Email marketing can be a bit of a mystery to business owners and marketers. What are the rules of email marketing? What do you put in the subject line? Should you use the person's name? Should you not use the person's name? Can you promote a product or service? How often should you send your emails?
The list of questions could go on and on. While we can't be afraid to make mistakes, we should be aware of some common pet peeves your readers might have about enewsletters.
So, here are four common email marketing pet peeves to help you avoid annoying your readers…
1. "The email doesn't provide any value."
Ouch! Email marketing is one of the most effective ways to build relationships with your readers. It gives you a chance to offer readers a helpful tip they can use right away to start fixing a pressing problem. If your readers are saying your emails don't provide any value, it's time to evaluate the information you provide. What tips can you give them that addresses one of their common problems?
2. "Every link goes to a sales page for a premium product."
If every link in every email goes to a sales page for a premium product, you're doing email marketing all wrong. That doesn't mean you can't ever use one, but an important part of sending emails to readers is to provide them with value. Valuable content they can use right away that they don't have to pay for. When offering them a link, send them to a helpful article on your blog or to your Facebook business page where they can ask you questions and get to know you.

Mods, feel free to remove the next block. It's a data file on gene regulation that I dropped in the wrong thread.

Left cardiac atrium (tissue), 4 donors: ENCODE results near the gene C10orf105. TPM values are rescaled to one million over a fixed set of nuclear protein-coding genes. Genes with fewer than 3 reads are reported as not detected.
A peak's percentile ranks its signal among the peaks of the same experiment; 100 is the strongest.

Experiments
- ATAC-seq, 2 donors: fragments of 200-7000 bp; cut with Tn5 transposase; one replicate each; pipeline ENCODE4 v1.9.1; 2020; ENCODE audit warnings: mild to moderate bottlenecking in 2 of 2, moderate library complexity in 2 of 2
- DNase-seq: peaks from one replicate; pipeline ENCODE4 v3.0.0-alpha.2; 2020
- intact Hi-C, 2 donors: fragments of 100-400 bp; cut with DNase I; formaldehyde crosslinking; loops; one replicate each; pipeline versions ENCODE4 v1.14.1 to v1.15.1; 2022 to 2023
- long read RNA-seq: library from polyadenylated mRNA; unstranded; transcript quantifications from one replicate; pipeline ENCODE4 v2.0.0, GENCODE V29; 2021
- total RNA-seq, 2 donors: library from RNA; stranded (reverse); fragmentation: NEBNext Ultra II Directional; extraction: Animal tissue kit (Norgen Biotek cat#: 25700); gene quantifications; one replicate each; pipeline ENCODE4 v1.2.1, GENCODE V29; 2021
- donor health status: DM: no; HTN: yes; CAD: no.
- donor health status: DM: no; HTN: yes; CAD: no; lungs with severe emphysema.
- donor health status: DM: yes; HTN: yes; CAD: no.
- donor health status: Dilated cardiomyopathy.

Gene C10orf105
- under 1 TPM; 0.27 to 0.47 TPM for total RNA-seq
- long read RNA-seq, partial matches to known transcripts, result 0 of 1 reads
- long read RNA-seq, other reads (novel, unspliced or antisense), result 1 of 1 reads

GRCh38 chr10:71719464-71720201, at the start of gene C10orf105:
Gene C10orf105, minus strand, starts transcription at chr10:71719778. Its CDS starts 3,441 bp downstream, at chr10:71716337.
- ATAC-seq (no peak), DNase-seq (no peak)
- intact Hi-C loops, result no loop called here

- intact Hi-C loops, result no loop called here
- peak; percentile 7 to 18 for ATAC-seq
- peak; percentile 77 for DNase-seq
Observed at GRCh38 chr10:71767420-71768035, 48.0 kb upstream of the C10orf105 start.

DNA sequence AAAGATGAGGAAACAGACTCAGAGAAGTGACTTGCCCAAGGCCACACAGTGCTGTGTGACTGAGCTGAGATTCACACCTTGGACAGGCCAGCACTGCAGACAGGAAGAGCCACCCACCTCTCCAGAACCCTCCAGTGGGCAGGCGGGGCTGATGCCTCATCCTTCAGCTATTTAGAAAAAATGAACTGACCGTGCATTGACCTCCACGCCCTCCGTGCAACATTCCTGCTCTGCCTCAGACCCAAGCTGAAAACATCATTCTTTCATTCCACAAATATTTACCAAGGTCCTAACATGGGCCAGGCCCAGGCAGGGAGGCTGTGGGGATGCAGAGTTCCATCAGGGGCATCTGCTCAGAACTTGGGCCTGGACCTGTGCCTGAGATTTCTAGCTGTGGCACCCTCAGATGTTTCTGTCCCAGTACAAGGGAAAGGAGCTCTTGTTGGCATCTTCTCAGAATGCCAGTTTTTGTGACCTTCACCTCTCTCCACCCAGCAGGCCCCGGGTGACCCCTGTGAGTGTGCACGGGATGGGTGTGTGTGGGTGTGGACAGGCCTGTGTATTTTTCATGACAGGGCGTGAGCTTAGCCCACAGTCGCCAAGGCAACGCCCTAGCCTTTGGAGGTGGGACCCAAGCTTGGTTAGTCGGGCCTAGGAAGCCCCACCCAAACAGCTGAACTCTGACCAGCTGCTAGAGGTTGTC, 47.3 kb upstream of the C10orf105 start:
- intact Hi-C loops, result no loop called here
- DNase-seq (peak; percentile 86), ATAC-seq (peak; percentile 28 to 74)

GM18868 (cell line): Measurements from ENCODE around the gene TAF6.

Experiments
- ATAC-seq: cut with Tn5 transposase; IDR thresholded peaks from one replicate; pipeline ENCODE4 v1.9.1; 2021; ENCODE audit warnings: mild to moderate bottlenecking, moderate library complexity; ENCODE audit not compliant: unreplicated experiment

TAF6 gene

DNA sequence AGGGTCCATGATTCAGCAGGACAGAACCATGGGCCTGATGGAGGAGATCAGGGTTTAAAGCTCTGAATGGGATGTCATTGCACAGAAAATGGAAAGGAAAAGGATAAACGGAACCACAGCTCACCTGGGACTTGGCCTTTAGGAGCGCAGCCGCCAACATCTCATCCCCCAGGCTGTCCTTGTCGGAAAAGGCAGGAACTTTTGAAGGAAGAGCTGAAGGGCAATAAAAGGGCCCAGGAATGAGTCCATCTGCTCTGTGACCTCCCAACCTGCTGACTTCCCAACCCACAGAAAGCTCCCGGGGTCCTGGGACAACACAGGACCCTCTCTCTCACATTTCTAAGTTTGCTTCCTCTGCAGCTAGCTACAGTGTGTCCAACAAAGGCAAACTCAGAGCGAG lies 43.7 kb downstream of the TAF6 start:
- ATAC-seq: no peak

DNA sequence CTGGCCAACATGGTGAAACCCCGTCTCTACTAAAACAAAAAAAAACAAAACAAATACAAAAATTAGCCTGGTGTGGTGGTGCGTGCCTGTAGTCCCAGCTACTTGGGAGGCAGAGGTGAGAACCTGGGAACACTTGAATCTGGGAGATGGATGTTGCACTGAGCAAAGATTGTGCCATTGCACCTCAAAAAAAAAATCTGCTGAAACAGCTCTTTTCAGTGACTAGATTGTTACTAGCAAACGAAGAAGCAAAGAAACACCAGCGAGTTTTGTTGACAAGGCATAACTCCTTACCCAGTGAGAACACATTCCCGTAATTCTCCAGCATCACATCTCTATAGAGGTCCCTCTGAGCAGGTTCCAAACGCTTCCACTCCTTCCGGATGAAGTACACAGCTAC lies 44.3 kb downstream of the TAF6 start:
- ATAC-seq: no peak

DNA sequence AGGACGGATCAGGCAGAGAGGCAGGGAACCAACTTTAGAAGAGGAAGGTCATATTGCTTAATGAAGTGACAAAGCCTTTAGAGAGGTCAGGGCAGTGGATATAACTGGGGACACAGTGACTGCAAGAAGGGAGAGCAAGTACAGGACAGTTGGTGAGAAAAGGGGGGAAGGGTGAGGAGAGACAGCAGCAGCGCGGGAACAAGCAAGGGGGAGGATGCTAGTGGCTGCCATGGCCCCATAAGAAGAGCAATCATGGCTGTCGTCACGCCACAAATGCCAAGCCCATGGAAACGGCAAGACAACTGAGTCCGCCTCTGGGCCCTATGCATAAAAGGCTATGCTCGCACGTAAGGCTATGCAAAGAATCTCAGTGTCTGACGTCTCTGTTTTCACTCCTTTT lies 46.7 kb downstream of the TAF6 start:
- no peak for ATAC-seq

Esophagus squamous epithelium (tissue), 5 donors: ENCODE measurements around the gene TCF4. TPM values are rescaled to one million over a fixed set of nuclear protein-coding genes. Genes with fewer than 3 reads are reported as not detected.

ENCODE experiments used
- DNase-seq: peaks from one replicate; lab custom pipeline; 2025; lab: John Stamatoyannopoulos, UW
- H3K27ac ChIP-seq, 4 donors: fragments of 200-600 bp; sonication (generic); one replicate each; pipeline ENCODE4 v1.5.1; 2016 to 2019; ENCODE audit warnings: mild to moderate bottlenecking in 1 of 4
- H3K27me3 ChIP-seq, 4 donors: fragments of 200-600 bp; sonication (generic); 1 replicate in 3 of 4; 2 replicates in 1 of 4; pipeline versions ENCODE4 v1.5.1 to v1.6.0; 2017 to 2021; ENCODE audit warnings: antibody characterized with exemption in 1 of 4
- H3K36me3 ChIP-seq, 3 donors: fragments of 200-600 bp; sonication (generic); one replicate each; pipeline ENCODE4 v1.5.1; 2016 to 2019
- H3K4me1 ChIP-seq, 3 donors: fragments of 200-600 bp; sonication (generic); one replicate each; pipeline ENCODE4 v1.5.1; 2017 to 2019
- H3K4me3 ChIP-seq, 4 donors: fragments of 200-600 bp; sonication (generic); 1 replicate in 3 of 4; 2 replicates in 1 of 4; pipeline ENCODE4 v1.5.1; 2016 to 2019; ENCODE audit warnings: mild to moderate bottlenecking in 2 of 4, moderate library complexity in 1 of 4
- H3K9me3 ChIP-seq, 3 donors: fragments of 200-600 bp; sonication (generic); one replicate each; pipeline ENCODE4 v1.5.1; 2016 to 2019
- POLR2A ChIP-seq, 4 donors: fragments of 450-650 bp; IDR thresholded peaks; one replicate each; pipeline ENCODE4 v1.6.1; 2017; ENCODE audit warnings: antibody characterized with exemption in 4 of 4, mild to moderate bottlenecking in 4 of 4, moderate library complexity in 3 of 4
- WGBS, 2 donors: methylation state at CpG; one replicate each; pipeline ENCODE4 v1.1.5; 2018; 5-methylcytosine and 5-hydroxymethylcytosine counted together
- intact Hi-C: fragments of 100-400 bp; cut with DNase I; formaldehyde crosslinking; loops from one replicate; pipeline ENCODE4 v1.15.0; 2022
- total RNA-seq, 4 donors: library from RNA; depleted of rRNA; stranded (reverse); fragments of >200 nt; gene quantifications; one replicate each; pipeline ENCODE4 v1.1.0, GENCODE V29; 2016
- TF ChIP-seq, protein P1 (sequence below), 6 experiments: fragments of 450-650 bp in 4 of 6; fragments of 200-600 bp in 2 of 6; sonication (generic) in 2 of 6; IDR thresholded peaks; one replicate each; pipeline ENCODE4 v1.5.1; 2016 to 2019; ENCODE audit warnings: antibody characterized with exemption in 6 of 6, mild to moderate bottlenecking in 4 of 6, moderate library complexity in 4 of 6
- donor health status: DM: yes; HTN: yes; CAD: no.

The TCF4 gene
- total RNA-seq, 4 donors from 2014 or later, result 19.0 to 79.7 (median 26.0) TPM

3. "I get too many emails."
One of my biggest complaints when receiving newsletters and emails is that I get them too often. But that level of dislike is dependent on the amount of value I assign to each newsletter or business I subscribe to. If the newsletter is highly valuable, I don't mind receiving them every day.
You don't want readers to unsubscribe just because you're sending too many emails. So, strike a balance with great content and delivery frequency.
4. "The email contains too much information."
Providing too much information in your email or newsletter can be a turn-off, too, especially if you're sending an email several times a week. A large newsletter can be too overwhelming for readers. You want your readers to absorb the information you provide, but if the time commitment is too long, readers won't stick around.
Sometimes when I receive newsletters that have too much information, I close it and move on to something else. I don't want to devote the time to go over it. And when I don't review it right away, I usually don't go back to it.
When writing your emails, broadcasts, and autoresponders, think about your own email marketing pet peeves. What do you hate about them? What things do you wish the senders would stop doing? Also think about what you like about them. This will give you a starting point on how to handle email marketing.
While the last thing you want to do is annoy your readers, you will undoubtedly have some readers you just can't satisfy no matter what you do. So, keep that in mind as well.
I'd love to hear your pet peeves when it comes to email newsletters. Stop by my Facebook wall and let me know your thoughts – https://facebook.com/jodycalkinsbiz
Top Photo Credit: Zara Gonzalez